When’s the last time you listened to your staff answer – or talk to a client on – the phone? I don’t mean walking past and catching a few phrases here and there. I mean stopping and really, really listening. Did they address the client by name? Did they sound engaged and interested? If they had a problem, did your team member do their very best to solve it? If you answered “No”, or “I don’t know” to either question, it’s time to fix that.
Staff training is crucial in achieving two things: competent & confident employees, and happy customers. The two are inevitably intertwined with 70% of buying experiences based on how the customer feels they are being treated at the time of purchase. Quite simply: if you provide attentive, sincere and thoughtful customer service, your customers will show their appreciation with their wallets.
If you’ve heard or seen your staff do any of the following (yes, the below are real customer service stories) – it’s a sure sign it’s time for staff training.
Liz M from the U.S. called a major computer company to get help with 12 new laptops that would not power on. The Company Representative – who apparently lives to make other people question the point of existing – asked her, “What do you want me to do about it? If they don’t power on I can’t troubleshoot them, and if they aren’t powering on, it has to be something you did to them that made them not work.” Liz simply hung up the phone and called the software company directly. Though they were able to solve her problem, Liz still has nightmares about the encounter.
The lesson: Train your staff to empathise. The words, “What do you want me to do about it” should never come out of their mouths.
“It’s not our fault that you have this problem – it’s yours.” Believe it or not, this was said to Ian T by a Major Insurance Company in the UK. I liken this incident to having a scolding cup of coffee tipped on me, and then being told it’s my fault I don’t wear protective clothing.
The lesson: Train your staff to take responsibility, and give them the authority to fix it. Maybe the problem isn’t directly their fault, but if they work for your company, they have to take on the responsibility of the problem and do everything in their power to solve it.
If your staff work from a script here’s a story that should make you rethink the approach. Deborah B called a credit card company to cancel her recently deceased father’s account. This is how the conversation went:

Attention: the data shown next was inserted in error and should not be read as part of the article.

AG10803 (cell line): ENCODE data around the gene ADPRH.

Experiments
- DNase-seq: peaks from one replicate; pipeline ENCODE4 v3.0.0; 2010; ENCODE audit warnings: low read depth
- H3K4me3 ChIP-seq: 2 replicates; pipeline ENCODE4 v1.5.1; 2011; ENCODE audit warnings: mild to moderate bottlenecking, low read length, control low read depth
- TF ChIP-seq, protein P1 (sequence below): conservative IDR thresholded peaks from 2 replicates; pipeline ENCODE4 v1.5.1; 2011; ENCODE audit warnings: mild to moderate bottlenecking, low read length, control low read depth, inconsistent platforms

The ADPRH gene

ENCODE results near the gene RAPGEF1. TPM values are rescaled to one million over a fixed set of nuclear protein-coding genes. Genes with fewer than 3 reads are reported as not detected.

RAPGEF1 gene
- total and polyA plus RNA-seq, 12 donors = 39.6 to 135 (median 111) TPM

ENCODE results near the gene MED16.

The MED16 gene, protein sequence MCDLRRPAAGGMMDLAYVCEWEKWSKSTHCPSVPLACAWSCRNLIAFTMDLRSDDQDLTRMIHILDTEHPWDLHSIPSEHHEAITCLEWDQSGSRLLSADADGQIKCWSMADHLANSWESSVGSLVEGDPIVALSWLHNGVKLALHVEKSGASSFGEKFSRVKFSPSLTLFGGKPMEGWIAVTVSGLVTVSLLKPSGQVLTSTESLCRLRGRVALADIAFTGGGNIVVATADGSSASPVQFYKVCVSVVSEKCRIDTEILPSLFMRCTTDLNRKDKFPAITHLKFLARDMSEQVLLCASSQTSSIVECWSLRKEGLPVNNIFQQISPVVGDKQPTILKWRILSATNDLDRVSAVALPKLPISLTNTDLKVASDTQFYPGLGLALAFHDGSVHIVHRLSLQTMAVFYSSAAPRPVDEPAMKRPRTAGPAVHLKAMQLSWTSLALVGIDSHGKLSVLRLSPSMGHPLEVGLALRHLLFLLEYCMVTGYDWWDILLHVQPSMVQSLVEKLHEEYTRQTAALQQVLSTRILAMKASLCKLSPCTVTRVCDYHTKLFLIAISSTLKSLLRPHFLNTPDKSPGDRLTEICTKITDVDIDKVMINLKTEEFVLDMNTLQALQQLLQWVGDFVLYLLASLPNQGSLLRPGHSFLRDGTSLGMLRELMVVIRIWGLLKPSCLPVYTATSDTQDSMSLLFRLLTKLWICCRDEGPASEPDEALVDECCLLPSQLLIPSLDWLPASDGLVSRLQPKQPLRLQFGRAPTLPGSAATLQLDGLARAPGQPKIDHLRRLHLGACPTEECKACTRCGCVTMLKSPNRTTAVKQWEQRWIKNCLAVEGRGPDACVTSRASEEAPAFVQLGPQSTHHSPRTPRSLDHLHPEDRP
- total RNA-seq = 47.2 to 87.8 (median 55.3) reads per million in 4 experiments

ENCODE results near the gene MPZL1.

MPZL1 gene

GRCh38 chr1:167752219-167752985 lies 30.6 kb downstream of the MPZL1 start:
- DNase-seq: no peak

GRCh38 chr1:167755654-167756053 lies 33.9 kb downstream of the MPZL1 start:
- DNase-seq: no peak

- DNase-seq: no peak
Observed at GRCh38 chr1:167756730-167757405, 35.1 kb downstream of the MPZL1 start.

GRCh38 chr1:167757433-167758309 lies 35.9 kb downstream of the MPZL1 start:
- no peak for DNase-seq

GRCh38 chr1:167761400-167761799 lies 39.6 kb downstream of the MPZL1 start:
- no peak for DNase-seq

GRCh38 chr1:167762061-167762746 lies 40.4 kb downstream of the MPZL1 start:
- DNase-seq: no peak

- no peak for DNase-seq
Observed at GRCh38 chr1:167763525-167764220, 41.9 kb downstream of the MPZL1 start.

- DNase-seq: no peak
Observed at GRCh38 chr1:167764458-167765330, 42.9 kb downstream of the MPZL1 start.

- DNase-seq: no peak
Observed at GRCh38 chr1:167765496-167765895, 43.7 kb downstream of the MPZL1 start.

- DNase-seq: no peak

Deborah: My father Pat passed away and I am the Executor of the Estate. I am calling to cancel his account.
Customer Service Rep: Well, I need to talk to Pat.
Deborah: Listen very carefully. He’s dead – now if you want to talk to him, you’ll have to figure out how to.
Now, I’m all about there being two sides to every story, but as far as I can see, the only way this Customer Service Rep is in the right is if they are secretly a celebrated medium, moonlighting as a telemarketer, offering Deborah the chance of a lifetime to communicate with her dead father. More than likely however, this Rep simply hasn’t been trained properly.
The Lesson: Train your staff to listen. If you can recognise when you’re being delivered a script on the phone – and I bet you can, your customers can too. Scripts are not only incredibly impersonal, but they convey rigidity, inflexibility and make your staff switch off.
If you’re anything like me, the words “I’m sorry, but that’s our policy” have the ability to raise my blood pressure like only drivers who don’t wave when I let them into my lane can. Your staff shouldn’t be saying it. No one should be saying it. Your number one policy should be doing everything you can to fix your customer’s problem. If you’ve heard your staff say these unholiest of words – it’s time for skills training.
If listening to your staff on the phone makes your skin crawl and if the words “I’m sorry, but that’s our policy” are your company’s catch-cry, consider this: it is six to seven times more expensive to acquire a new customer than it is to keep a current one, and on average, loyal customers are worth up to 10 times as much as their first purchase. If you want a successful company, you want happy customers who stick around. The first step to achieving this – invest in training your staff.
– Steph Jojart